I've noticed that the name 'Szemeredi's regularity lemma' is used for several closely related yet different statements about graphs.

Specifically, I'm interested in the distinction between two of them:

**Variant 1** Given $\varepsilon>0$ and $l>0$, there exists an $L=L(\varepsilon,l)$ such that any graph $G$ can be partitioned into sets $V_1,\ldots,V_k$ of as-equal-as-you-can-get sizes for some $l\leq k\leq L$, such that at most $\varepsilon {k\choose 2}$ of the pairs $(V_i,V_j)$ are not $\varepsilon$-regular.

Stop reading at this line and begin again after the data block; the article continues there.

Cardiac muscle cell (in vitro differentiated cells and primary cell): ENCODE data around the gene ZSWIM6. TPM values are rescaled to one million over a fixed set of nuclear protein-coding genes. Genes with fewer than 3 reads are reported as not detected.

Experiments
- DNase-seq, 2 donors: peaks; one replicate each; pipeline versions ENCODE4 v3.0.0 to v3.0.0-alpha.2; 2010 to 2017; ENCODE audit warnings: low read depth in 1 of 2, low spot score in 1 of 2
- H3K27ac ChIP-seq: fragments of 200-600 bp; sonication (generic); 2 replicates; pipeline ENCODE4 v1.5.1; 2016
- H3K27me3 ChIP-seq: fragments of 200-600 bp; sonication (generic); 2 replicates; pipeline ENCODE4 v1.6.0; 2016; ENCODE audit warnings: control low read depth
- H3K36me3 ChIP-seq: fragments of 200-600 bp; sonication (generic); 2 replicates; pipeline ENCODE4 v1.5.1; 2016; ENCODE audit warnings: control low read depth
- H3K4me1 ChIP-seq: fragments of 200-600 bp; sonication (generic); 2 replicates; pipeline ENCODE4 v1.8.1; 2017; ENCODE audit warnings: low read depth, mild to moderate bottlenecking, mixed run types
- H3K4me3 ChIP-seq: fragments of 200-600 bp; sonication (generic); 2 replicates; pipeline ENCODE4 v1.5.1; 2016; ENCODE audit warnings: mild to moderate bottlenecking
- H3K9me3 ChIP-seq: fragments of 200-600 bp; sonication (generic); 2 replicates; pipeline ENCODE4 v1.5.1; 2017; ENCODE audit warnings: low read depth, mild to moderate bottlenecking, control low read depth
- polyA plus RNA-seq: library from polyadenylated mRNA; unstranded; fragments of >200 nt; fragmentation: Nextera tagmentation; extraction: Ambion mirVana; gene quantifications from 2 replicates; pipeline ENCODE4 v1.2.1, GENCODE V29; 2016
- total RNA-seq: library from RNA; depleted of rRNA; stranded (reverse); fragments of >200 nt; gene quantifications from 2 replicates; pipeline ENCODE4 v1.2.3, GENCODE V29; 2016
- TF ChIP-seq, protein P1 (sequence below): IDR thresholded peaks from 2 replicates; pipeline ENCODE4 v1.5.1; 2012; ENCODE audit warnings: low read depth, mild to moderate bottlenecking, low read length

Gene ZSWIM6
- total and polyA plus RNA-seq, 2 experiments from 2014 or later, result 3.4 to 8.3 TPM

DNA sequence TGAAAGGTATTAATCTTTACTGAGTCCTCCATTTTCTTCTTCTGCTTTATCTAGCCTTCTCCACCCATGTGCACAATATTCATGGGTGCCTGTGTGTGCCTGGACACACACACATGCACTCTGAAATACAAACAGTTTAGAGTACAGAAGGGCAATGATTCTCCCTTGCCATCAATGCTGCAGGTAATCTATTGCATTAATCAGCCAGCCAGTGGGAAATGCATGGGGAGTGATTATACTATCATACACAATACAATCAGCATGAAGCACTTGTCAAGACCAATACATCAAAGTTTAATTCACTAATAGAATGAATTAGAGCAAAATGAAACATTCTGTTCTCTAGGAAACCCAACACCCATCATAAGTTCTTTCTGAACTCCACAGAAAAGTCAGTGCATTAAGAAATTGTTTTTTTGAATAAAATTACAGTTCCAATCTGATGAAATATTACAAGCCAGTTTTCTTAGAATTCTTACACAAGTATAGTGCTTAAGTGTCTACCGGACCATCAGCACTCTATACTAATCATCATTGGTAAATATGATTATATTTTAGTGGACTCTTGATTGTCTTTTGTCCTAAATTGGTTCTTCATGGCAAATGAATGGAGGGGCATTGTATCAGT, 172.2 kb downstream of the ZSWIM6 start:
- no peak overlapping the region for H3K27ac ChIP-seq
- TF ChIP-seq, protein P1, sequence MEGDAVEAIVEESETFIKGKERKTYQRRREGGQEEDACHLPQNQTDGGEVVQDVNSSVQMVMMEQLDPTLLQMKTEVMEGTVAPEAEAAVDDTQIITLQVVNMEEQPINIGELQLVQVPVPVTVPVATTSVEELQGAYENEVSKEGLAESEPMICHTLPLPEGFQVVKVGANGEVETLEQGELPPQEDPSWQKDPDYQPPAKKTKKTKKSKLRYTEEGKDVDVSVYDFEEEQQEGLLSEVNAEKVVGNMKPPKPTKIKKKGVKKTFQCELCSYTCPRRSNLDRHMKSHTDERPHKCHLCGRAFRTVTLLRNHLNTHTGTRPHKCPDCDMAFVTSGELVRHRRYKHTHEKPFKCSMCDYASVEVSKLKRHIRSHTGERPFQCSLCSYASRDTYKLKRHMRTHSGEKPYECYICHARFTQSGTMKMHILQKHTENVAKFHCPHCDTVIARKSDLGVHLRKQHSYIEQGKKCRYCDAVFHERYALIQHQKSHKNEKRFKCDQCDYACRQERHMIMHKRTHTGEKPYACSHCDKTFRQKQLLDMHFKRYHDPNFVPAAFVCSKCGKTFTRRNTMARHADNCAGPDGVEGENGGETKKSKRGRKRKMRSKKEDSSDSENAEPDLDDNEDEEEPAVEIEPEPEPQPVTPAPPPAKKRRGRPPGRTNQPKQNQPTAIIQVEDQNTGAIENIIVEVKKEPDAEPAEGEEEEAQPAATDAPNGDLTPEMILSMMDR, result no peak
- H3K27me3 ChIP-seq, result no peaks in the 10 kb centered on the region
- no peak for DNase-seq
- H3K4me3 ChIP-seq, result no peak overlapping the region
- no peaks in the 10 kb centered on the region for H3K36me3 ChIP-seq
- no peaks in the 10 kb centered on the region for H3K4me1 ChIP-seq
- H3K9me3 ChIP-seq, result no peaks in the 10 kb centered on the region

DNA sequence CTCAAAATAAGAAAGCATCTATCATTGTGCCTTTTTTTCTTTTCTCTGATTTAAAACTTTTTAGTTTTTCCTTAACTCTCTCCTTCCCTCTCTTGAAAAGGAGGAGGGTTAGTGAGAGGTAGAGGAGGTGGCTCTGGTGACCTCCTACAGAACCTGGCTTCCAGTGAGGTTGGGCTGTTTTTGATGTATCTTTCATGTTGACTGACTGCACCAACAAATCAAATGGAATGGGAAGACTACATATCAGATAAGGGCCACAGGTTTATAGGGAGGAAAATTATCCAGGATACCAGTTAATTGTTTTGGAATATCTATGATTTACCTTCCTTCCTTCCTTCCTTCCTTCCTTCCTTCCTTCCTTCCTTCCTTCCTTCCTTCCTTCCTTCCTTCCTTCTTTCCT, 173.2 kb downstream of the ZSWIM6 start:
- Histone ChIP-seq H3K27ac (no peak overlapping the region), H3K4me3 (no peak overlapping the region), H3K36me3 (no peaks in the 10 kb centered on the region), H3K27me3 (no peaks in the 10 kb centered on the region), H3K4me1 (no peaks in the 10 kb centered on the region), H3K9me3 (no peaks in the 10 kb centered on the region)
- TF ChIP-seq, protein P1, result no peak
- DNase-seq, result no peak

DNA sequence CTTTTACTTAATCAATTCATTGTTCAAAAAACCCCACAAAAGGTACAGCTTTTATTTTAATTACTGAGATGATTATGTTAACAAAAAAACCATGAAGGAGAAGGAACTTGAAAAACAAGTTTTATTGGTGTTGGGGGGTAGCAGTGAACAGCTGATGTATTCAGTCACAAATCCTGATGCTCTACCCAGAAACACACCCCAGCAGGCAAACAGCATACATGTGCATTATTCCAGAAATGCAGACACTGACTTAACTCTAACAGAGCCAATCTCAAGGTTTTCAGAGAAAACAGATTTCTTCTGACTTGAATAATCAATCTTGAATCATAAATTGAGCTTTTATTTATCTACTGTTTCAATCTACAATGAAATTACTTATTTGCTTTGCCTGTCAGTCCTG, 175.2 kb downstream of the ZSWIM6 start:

**Variant 2** As above, except that we have an additional "junk" part $V_0$ of size $\leq \varepsilon |G|$, and the $V_i$ have equal sizes. In this case we consider only regular pairs $(V_i,V_j)$ for $1\leq i<j\leq k$.

Can anybody with more experience of using the lemma weigh in? Specifically, under what parameters are these two equivalent, and what are the benefits of using one over the other? Cheers!